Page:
What’s the policy?

Twitter prohibits the promotion of drugs and drug paraphernalia.

Examples of drugs and drug paraphernalia include:

  • Illegal drugs
  • Recreational and herbal drugs
  • Accessories associated with drug use
  • Drug dispensaries
  • Depictions of hard drug use

United States

We permit approved Cannabis (including CBD– cannabinoids) advertisers to target the United States, subject to the following restrictions:

  • Advertisers must be licensed by the appropriate authorities, and pre-authorized by Twitter.
  • Advertisers may only target jurisdictions in which they are licensed to promote these products or services online.
  • Advertisers may not promote or offer the sale of Cannabis (including CBD– cannabinoids)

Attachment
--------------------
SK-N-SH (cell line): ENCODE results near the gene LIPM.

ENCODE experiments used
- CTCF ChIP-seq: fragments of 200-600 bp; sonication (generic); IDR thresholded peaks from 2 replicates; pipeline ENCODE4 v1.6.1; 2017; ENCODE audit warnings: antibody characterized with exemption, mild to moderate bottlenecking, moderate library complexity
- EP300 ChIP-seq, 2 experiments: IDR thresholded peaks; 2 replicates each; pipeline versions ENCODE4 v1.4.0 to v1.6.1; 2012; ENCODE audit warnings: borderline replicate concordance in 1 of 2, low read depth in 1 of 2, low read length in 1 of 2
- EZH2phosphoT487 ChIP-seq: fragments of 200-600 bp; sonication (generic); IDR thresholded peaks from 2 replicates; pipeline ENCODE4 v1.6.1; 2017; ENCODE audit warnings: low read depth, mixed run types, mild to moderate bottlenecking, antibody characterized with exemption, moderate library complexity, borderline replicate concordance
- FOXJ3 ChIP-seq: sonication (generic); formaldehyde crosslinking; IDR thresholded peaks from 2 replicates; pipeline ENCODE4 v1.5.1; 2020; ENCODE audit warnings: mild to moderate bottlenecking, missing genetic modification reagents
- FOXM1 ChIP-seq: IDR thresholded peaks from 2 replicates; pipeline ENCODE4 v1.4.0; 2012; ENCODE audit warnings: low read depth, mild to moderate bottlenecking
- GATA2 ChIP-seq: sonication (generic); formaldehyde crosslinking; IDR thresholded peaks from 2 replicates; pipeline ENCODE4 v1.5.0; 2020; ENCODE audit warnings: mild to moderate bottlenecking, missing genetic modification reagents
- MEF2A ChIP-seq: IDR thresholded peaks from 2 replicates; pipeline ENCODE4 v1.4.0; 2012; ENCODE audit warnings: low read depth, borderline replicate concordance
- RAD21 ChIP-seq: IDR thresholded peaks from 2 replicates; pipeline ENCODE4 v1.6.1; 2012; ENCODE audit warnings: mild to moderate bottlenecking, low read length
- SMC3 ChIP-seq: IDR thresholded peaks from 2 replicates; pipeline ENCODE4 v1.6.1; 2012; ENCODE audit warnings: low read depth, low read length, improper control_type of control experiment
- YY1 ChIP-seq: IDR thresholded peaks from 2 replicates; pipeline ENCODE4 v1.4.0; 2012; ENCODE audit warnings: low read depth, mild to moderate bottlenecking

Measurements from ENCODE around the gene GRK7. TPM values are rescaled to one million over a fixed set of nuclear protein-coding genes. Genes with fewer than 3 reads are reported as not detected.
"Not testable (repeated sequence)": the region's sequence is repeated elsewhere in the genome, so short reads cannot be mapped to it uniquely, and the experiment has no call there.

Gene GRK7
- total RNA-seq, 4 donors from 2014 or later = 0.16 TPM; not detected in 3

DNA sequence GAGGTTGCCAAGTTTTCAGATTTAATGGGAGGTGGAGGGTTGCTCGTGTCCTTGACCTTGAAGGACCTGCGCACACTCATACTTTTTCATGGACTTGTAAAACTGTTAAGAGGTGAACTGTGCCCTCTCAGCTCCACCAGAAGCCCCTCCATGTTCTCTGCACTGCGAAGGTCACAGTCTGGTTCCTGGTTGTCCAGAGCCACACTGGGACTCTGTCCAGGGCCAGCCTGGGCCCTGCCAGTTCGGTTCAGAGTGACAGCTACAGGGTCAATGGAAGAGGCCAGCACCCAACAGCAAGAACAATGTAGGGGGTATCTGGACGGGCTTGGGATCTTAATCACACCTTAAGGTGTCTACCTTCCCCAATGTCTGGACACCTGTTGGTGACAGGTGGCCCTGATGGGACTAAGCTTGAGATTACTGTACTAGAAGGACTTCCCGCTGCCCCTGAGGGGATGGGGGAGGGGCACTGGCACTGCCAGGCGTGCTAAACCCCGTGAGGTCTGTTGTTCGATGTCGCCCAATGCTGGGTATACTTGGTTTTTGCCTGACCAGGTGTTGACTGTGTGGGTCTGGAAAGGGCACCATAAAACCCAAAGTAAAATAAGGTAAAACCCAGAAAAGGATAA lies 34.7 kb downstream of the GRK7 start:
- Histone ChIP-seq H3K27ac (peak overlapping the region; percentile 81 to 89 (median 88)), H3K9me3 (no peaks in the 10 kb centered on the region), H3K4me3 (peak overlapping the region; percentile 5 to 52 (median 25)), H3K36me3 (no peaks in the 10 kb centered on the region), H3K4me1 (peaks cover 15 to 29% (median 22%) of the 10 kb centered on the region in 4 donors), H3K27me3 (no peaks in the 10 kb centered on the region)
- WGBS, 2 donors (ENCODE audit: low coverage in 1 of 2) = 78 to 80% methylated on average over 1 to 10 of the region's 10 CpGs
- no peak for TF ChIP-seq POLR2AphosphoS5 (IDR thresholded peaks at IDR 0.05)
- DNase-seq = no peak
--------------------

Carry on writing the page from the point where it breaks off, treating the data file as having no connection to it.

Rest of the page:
• Exception: Ads for topical (non-ingestible) hemp-derived CBD topical products containing equal to or less than the 0.3% THC government-set threshold.       
  • Advertisers are responsible for complying with all applicable laws, rules, regulations, and advertising guidelines.
  • Advertisers may not target customers under the age of 21.

Any advertisement for Cannabis (including CBD– cannabinoids) content that is allowed, subject to the above restrictions, must in addition:

  • Not appeal to minors in the creative, and landing pages must be age gated and sales must be age verified.
  • Not use characters, sports-persons, celebrities, or images/icons appealing to minors. 
  • Not use minors or pregnant women as models in advertising. 
  • Not make claims of efficacy or health benefits.
  • Not make false/misleading claims.
  • Not show depiction of cannabis product use.